Tuesday, June 12, 2012 | 4:15 p.m.
As the investigation begins into a Monday accident at a Lake Mead construction site that left one man dead, officials released new details Tuesday about what happened in the tunnel 600 feet underground.
The accident occurred about 4:30 p.m. when a large concrete tunnel ring slipped forward, releasing a pressurized stream of grout, mud and small rocks that struck two workers, the Southern Nevada Water Authority said in a statement Tuesday. Officials are still investigating why the ring, which previously had been installed, slipped.
Thomas Albert Turner, 44, of Henderson was killed and another man suffered minor injuries, officials said.
A total of 2,500 tunnel rings, each about six feet thick, are being placed in the tunnel below Lake Mead that will connect to a new intake straw to protect Southern Nevada’s water supply. So far, 133 rings have been installed in the tunnel, which will eventually stretch three miles.
A team from Vegas Tunnel Constructors, the project contractor, entered the accident site Monday evening and determined the area was safe, the SNWA said. No cave-ins or flooding were found.
The company is preparing to seal the approximately four-inch by two-foot gap opened when the tunnel ring slipped.
The Nevada Occupational Safety and Health Administration is also investigating to identify the cause of the accident, but there is no timeline for when its findings will be released.
The construction site will remain closed until whatever caused the breach has been corrected and the “safety of the tunnel has been verified,” OSHA said in a statement.
This is the first fatality on the troubled, $800 million project, which has been hampered by delays and cost increases since construction began in 2009.
The project was started while Southern Nevada was struggling through a decade of drought. Plunging lake levels threatened to drop below the existing two intakes, which were drilled at shallower depths.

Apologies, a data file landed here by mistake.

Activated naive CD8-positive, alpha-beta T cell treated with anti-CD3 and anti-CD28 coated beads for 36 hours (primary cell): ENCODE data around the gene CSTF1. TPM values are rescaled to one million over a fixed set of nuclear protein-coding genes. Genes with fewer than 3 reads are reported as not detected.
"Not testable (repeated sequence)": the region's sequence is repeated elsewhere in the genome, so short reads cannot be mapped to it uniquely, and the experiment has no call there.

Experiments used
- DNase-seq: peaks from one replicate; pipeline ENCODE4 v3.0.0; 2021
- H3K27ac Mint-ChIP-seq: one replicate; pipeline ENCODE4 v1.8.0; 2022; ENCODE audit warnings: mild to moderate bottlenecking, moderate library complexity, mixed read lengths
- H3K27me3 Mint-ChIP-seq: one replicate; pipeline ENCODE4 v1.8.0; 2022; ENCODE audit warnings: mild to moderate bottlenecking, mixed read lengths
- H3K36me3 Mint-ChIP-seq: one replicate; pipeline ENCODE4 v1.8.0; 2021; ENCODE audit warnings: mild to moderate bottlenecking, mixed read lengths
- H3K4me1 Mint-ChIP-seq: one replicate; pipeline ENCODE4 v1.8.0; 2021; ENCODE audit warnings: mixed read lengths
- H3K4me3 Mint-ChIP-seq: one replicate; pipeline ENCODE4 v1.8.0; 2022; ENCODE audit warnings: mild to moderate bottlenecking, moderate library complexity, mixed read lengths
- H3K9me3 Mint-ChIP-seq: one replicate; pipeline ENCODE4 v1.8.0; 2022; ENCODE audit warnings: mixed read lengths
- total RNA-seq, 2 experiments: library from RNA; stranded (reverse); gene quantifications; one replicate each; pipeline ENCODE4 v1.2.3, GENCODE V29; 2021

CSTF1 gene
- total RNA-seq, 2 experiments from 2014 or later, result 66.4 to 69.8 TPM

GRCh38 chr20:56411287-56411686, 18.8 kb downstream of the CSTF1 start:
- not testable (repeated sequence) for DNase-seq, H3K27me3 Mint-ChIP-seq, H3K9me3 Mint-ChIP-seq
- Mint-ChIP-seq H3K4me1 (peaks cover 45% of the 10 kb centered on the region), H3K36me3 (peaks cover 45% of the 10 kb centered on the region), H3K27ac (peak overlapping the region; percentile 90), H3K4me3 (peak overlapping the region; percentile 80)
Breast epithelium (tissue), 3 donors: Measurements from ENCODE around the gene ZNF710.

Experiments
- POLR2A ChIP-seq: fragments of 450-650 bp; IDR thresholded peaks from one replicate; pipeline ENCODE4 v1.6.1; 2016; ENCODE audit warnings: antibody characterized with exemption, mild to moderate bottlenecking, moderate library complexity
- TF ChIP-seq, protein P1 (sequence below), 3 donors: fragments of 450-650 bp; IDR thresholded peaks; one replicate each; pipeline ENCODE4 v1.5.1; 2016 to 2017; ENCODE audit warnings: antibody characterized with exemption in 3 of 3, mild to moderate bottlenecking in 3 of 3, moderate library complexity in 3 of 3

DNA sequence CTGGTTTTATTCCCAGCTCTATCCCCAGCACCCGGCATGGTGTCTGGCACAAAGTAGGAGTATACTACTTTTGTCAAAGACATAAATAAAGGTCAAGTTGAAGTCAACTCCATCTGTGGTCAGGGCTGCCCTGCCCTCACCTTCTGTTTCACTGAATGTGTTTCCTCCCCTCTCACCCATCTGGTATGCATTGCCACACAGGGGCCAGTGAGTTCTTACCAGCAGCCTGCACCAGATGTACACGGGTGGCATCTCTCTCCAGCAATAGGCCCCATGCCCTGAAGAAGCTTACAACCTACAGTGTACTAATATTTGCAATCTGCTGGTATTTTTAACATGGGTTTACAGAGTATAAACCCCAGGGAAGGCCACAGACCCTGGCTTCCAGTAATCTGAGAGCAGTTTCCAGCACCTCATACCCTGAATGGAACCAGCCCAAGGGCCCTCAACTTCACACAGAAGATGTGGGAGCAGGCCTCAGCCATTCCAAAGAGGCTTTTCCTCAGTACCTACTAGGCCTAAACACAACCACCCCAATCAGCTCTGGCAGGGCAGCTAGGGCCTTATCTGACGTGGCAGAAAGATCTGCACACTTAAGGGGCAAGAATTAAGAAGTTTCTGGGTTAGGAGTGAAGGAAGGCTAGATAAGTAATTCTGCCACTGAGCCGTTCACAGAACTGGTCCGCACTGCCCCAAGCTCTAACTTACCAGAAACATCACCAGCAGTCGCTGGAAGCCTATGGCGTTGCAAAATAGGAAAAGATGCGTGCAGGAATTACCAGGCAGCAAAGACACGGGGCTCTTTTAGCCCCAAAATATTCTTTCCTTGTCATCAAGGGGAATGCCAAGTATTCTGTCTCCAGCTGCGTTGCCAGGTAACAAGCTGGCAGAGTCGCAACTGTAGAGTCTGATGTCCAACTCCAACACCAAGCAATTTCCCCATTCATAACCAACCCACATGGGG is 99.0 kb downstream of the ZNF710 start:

Las Vegas depends on the Colorado River reservoir for about 90 percent of its drinking water.
The third intake will allow the region to continue drawing water from the lake, even if lake levels continue to drop. The project was initially scheduled to be finished in 2013, but the completion date was pushed back to 2014 after several mishaps.
In July 2010, work on the tunnel that would carry water from the straw into the valley’s water system was slowed when crews struck a geographical fault, releasing water and muck into the construction area. Attempts were made to stabilize the fault with grout, but after two more leaks, the tunnel was abandoned and crews began excavating a different direction.
Monday’s accident occurred in the new tunnel. It will be lined with the concrete rings, which are lowered in pieces and assembled underground.
The grout that hit the workers holds the rings in place and counteracts the immense pressure from the earth and water above the tunnel, said Erika Mooning, SNWA’s engineering project manager.